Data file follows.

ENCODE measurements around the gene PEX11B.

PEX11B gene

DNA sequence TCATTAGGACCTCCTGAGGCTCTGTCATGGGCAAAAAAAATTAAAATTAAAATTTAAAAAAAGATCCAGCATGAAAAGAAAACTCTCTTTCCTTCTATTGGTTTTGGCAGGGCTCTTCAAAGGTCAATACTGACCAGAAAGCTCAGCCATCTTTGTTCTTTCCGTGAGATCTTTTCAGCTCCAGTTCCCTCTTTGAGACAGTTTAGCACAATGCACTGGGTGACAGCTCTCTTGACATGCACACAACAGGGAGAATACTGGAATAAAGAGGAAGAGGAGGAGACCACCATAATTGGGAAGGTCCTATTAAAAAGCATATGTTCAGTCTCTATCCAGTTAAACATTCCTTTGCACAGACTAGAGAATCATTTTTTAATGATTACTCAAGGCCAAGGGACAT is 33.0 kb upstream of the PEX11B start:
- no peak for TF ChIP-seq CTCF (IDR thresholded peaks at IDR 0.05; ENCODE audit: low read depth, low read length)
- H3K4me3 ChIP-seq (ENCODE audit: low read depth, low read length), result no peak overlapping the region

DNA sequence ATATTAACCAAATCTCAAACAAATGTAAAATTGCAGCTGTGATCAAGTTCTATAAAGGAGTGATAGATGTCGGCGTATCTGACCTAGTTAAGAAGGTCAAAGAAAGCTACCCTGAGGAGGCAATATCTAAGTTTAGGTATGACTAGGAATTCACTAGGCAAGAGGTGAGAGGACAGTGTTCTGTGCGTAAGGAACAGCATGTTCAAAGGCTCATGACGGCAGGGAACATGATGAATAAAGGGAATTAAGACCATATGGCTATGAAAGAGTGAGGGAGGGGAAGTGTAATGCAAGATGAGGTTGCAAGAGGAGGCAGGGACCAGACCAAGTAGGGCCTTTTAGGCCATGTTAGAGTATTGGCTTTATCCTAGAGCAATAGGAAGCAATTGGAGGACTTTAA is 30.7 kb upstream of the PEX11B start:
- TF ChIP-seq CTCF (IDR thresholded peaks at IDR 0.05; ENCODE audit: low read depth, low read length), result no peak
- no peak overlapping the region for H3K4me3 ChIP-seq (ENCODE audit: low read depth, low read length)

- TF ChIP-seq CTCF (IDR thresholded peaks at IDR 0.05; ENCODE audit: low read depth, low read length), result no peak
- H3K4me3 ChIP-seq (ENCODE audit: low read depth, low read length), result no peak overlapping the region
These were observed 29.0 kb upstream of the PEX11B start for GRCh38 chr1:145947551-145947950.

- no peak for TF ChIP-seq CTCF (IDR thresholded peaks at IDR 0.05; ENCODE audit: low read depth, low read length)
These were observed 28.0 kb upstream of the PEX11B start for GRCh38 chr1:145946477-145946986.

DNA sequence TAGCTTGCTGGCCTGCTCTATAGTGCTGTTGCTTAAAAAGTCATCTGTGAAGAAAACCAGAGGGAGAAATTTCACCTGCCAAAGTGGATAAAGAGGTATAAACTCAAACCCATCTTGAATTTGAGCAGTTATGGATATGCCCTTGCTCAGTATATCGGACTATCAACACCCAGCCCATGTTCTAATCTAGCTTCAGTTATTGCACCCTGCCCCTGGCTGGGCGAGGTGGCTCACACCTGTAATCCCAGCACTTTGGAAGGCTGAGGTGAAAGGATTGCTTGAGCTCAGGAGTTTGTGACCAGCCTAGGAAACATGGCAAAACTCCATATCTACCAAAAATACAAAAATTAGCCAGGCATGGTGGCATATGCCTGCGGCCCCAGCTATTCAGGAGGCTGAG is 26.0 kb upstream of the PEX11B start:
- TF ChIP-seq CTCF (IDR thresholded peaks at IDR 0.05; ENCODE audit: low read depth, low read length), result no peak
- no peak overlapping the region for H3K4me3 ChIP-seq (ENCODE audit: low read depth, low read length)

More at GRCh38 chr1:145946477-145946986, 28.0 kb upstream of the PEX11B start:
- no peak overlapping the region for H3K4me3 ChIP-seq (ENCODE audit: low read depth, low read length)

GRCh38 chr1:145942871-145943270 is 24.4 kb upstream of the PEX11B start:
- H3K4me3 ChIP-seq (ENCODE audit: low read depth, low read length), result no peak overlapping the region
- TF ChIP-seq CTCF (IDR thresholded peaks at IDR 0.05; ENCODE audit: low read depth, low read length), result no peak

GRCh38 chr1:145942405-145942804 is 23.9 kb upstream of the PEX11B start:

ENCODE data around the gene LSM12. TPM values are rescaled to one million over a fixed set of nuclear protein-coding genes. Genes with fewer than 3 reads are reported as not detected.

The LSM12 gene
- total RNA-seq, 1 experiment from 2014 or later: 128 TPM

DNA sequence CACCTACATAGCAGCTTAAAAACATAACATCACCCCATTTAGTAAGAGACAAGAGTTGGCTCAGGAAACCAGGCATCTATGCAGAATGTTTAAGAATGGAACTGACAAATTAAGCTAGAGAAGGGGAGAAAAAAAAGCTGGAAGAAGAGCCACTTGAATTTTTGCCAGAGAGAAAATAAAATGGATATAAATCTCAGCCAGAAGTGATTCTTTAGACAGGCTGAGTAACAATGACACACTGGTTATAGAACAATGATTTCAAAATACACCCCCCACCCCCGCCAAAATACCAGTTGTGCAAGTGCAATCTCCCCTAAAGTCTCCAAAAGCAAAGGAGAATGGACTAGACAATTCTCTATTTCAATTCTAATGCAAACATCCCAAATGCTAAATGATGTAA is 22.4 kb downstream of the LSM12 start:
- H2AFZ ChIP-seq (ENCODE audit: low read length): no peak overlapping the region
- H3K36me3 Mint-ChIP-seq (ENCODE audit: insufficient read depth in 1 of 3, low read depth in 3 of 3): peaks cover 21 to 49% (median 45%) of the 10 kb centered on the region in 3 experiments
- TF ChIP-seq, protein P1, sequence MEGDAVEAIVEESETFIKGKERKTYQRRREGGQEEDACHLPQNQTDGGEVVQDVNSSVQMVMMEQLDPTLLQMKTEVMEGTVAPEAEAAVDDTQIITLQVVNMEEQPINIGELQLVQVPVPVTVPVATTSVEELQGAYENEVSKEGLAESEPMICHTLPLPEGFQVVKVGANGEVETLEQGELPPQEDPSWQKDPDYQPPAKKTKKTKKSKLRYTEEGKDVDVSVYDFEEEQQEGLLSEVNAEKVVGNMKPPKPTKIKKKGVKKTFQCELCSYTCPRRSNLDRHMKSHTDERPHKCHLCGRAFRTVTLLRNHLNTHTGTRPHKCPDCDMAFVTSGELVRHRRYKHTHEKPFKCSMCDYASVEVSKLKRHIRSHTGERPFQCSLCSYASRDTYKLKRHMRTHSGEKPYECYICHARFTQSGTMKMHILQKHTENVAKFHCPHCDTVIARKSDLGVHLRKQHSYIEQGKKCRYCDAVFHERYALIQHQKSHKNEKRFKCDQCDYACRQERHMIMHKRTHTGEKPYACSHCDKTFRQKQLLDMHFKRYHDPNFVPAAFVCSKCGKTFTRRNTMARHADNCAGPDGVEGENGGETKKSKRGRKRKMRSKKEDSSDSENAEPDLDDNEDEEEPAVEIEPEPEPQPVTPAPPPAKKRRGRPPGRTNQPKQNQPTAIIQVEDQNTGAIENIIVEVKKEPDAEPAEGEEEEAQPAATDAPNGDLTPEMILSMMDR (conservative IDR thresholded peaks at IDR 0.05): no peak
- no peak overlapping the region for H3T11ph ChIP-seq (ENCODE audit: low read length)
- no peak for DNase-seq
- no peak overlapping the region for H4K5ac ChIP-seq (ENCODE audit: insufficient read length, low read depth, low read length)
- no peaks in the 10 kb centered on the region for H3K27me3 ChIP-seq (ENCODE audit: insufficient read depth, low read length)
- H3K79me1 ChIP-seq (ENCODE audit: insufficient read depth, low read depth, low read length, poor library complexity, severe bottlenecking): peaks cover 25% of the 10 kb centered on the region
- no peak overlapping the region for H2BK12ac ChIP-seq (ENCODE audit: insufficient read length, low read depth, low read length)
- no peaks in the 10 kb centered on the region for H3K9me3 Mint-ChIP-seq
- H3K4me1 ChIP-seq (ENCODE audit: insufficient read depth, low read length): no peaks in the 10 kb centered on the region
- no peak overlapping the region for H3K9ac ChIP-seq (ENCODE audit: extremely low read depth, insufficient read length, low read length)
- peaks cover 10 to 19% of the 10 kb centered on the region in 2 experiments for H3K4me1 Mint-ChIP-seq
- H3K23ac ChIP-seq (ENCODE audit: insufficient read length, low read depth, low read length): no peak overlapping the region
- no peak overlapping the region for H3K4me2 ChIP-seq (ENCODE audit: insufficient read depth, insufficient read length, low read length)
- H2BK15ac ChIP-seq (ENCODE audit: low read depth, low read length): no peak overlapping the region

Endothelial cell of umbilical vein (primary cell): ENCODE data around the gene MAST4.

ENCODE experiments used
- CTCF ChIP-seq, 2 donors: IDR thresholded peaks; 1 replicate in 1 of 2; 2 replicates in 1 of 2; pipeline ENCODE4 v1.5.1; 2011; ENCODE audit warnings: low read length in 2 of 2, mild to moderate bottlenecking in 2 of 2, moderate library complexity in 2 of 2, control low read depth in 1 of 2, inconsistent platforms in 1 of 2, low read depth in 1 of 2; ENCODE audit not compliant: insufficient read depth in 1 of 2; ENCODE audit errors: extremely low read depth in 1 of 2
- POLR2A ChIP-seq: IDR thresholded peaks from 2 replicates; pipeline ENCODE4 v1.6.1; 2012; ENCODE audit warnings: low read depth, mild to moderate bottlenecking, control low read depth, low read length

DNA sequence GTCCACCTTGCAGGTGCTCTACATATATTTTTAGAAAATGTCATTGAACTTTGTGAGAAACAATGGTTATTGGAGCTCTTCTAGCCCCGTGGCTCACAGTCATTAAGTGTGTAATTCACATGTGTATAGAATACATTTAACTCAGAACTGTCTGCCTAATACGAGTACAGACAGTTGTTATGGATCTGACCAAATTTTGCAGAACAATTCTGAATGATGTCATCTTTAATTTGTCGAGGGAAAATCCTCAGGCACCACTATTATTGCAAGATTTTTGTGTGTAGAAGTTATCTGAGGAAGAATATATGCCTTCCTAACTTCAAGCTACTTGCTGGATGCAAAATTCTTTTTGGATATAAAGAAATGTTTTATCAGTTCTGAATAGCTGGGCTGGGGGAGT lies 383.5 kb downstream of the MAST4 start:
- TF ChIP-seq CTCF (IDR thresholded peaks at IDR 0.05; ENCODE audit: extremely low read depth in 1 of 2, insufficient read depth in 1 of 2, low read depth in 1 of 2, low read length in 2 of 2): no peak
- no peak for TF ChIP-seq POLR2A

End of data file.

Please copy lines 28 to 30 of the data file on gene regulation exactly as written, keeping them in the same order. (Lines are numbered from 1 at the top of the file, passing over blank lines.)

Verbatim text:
- H3K36me3 Mint-ChIP-seq (ENCODE audit: insufficient read depth in 1 of 3, low read depth in 3 of 3): peaks cover 21 to 49% (median 45%) of the 10 kb centered on the region in 3 experiments
- TF ChIP-seq, protein P1, sequence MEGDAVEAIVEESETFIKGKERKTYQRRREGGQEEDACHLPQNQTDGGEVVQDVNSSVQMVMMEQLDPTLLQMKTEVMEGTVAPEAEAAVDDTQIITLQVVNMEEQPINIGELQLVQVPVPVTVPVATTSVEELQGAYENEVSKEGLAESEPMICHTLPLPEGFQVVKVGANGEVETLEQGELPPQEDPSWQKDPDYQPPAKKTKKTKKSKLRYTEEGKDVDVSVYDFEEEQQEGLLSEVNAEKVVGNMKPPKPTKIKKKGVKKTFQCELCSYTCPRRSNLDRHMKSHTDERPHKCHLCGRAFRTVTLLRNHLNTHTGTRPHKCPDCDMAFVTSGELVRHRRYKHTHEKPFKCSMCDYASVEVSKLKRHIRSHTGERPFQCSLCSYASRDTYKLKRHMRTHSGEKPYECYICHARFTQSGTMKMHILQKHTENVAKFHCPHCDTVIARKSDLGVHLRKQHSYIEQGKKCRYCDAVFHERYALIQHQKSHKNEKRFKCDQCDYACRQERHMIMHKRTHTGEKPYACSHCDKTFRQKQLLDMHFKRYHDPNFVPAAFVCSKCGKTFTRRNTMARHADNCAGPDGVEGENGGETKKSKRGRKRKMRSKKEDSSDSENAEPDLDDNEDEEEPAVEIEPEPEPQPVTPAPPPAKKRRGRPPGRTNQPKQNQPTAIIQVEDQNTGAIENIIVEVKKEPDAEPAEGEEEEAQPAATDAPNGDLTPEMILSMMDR (conservative IDR thresholded peaks at IDR 0.05): no peak
- no peak overlapping the region for H3T11ph ChIP-seq (ENCODE audit: low read length)